Rep.-elect George Santos, a New York Republican, admitted to lying about his work experience and education, falsely claiming a degree from Baruch College and jobs at Citigroup and Goldman Sachs. After the New York Times questions raised about Santos’ connections to these institutions, Santos admitted Monday that he “beautified my resume.”
Many more lies have been unearthed since then, from Santos’s dubious claim that his mother died on 9/11 to claim that he wasa proud jewish american” despite having been raised as a practicing Catholic.
If Santos was as flexible about disclosing his finances on campaign forms as he has been in public about his personal history, the likely result will be a federal indictment.
It’s not surprising to see that federal prosecutors, state prosecutors and the New York attorney general are investigating Santos’ deception, and much of the public is likely to want to see Santos punished for his duplicity. However, despite the effrontery and provable nature of Santos’s lies, no one should believe that the indictment is warranted. Lying to the public, as Santos has done, may be despicable and indefensible, but it is not a crime.
What prosecutors consider a crime has little to do with the biography he posted on his campaign website and the controversial tweets and interviews he gave. Instead, an indictment will likely depend on the content of the campaign-related and personal financial documents he, like all candidates for federal office, must produce.
Without a doubt, if Santos is indicted, all his lies will matter. The veracity of the defendant can become relevant at various stages of a criminal case. Santos’ lies could be a gold mine to establish intention Y accusing him in cross-examination at trial and, if convicted, improving your punishment at sentencing. Even before Santos has been indicted, his falsehoods have apparently already led two prosecutors’ offices and the New York legal director to review his finances. If Santos was as flexible about disclosing his finances on campaign forms as he has been in public about his personal history, the likely result will be a federal indictment.
Due to a federal investigation, the Casa de Santos financial disclosure statements and quarterly Federal Election Commission reports they are the most likely to lead prosecutors to consider charging you. The former is an annual form that documents a candidate’s personal finances, while the latter details a campaign’s income and expenses. Lying about the circumstances of his mother’s death may seem more scandalous, but misrepresentations or omissions in these documents could land him in jail.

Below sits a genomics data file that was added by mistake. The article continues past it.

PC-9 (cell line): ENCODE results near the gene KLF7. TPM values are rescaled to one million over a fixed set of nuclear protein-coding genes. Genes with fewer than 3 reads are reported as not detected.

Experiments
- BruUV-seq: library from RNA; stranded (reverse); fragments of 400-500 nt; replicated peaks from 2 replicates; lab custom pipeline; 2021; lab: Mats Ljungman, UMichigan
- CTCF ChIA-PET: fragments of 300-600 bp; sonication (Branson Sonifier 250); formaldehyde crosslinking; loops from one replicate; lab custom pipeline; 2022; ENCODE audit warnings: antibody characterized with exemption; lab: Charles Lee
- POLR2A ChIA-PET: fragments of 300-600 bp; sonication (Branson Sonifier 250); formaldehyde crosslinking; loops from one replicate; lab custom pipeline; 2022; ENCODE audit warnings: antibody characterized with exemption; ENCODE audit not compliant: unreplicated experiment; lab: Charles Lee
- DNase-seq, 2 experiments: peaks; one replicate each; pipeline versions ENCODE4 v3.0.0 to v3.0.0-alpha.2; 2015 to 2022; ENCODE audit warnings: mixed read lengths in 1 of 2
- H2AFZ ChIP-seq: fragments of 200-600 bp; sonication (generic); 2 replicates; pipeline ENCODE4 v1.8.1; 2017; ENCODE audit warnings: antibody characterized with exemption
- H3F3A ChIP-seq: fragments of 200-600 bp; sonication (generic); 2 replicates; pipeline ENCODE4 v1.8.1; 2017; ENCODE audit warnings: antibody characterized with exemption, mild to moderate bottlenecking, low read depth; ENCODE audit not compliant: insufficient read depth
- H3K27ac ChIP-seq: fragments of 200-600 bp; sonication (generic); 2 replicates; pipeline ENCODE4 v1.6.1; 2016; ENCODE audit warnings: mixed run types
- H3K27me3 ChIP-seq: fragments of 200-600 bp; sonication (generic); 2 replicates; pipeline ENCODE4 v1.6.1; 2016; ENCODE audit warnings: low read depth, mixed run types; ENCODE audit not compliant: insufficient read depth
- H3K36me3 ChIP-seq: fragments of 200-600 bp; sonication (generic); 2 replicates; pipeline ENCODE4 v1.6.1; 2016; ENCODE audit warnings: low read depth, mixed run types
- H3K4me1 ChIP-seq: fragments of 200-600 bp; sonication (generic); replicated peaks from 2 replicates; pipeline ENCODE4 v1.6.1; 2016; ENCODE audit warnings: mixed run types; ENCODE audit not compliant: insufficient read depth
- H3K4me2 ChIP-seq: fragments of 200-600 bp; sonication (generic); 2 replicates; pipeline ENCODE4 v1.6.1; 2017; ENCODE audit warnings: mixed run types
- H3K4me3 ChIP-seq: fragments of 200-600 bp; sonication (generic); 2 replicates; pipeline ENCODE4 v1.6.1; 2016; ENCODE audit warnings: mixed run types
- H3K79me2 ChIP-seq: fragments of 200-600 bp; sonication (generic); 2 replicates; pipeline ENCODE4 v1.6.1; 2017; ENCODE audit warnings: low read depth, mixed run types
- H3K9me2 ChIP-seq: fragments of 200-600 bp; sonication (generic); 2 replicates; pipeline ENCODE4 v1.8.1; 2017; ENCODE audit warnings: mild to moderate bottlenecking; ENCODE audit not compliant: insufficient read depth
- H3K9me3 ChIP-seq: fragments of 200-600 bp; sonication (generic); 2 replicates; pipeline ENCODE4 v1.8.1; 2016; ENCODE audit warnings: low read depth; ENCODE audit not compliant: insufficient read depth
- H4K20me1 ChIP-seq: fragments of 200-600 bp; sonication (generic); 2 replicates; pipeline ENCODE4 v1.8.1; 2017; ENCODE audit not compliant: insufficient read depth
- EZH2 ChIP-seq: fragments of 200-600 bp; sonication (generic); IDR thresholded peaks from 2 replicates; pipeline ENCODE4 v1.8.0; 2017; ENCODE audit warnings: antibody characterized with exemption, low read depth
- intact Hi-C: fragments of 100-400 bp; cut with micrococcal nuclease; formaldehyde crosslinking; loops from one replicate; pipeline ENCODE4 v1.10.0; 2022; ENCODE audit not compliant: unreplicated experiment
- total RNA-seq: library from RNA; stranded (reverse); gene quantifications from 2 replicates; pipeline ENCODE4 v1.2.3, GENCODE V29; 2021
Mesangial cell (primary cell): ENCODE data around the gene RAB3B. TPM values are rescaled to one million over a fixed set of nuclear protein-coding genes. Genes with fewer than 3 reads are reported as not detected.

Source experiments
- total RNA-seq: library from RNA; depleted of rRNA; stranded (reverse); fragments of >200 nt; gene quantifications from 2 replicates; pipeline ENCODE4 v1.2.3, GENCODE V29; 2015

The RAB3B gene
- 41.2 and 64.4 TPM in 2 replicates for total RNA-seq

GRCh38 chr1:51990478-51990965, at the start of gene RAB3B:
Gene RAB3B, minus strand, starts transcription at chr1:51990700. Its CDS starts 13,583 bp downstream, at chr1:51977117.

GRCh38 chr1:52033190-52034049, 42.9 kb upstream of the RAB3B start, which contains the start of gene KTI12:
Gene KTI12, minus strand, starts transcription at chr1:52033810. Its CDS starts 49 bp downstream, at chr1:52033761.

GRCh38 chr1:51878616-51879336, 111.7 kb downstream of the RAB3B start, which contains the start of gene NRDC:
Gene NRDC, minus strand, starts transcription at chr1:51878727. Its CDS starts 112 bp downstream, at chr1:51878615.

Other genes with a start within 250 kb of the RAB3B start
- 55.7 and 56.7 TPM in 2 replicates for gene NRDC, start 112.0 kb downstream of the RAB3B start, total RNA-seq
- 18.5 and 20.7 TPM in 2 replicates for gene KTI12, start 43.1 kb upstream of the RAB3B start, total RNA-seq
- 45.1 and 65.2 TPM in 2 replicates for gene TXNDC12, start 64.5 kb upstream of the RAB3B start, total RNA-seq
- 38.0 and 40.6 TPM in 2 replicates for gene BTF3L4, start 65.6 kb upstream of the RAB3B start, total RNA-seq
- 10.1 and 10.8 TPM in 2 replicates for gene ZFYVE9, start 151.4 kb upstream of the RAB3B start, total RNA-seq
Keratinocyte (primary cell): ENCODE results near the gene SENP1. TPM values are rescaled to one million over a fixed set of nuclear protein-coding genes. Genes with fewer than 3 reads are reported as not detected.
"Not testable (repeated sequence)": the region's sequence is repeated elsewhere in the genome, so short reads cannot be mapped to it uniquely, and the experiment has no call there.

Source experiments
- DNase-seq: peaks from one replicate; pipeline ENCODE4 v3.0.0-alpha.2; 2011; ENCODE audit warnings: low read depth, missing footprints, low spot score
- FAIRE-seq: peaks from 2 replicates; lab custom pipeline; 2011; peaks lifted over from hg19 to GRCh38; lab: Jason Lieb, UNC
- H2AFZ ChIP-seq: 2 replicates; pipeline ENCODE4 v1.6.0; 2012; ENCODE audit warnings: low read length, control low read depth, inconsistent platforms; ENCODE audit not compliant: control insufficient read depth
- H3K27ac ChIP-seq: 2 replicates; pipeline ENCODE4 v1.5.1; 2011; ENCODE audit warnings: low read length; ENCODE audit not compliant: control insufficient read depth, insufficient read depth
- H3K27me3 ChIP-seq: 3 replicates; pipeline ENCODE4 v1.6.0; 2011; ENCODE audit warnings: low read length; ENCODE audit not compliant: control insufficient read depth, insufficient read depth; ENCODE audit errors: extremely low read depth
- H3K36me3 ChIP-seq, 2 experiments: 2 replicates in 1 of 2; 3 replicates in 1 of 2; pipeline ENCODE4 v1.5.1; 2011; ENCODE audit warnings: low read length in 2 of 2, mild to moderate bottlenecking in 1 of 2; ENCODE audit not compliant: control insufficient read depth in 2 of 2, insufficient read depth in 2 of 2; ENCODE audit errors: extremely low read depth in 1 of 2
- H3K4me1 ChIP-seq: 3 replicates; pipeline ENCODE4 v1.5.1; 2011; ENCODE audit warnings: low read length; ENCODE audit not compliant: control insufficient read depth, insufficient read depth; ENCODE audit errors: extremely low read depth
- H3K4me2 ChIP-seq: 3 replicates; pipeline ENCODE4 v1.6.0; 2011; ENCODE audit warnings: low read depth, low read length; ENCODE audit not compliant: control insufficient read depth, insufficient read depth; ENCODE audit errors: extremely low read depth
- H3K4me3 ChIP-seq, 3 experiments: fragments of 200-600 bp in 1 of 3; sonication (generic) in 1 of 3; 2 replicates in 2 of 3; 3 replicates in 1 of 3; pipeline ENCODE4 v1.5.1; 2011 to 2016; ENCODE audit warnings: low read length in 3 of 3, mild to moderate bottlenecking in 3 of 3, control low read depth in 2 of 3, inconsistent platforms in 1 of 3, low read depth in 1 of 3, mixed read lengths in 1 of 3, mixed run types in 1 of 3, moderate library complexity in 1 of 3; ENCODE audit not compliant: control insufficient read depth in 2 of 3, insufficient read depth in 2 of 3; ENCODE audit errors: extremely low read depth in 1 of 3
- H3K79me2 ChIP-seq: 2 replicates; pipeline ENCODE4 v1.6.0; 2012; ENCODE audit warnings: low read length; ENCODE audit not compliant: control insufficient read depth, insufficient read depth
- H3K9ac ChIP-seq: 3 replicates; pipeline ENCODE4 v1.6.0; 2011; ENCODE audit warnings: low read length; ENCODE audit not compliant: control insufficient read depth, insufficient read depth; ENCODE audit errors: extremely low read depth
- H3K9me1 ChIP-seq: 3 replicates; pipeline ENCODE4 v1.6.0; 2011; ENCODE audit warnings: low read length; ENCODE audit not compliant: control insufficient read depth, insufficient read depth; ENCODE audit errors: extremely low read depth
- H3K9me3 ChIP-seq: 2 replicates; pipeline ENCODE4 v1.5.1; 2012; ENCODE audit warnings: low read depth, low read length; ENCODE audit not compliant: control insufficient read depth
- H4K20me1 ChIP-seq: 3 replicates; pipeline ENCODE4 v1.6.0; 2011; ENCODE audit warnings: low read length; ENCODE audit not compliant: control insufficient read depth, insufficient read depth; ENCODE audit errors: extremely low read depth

Financial disclosure statements are required by federal law. statutewhich, in an arrangement, outlines the potential penalties for false statements, including up to one year in prison. In particular, Saints revealed a $55,000 salary in 2020 during a previous run for Congress, but he did not list any assets. Then, in cycle 2022, he reported a salary of $750,000, an apartment in Rio de Janeiro worth up to $1 million, and millions more in dividends and bank accounts.
That disparity will not go unnoticed by prosecutors. It would be surprising if grand jury subpoenas have not yet been issued to determine the sources of Santos’s alleged wealth (or lies about it). And it’s possible that someone who works with the FBI has already gone through that Brazilian apartment.
Santos’ FEC presentations could also prove detrimental. Federal law requires that all campaign contributions and expenses be reported. over $200, a requirement designed, in part, to prevent illegal contributions, that is, contributions from illegal sources or contributions that exceed campaign finance limits. violating that statute could result in an even harsher sentence of five years in prison.
federal prosecutors recently relied on that law to charge a former California congressman with crimes related to the falsification of its FEC files, in part to hide illegal donations. In the case of Santos, they have already seriously questioned high about the origin of a personal loan of $700,000 from Santos for his campaign.
If a case needs to be brought against Santos, it will most likely be brought by the Justice Department rather than by a state attorney. Santos was a federal candidate who filled out federal forms that expose him to federal penalties. And there are no obvious state violations or other punishments for Santos unless state investigators uncover new facts.
State or federal, no prosecution is guaranteed, but the fact that a little-known congressman-elect has quickly garnered national attention and scrutiny from so many legal arms of the government should deter other candidates from lying to the public. If warranted, a federal conviction would send an even stronger message.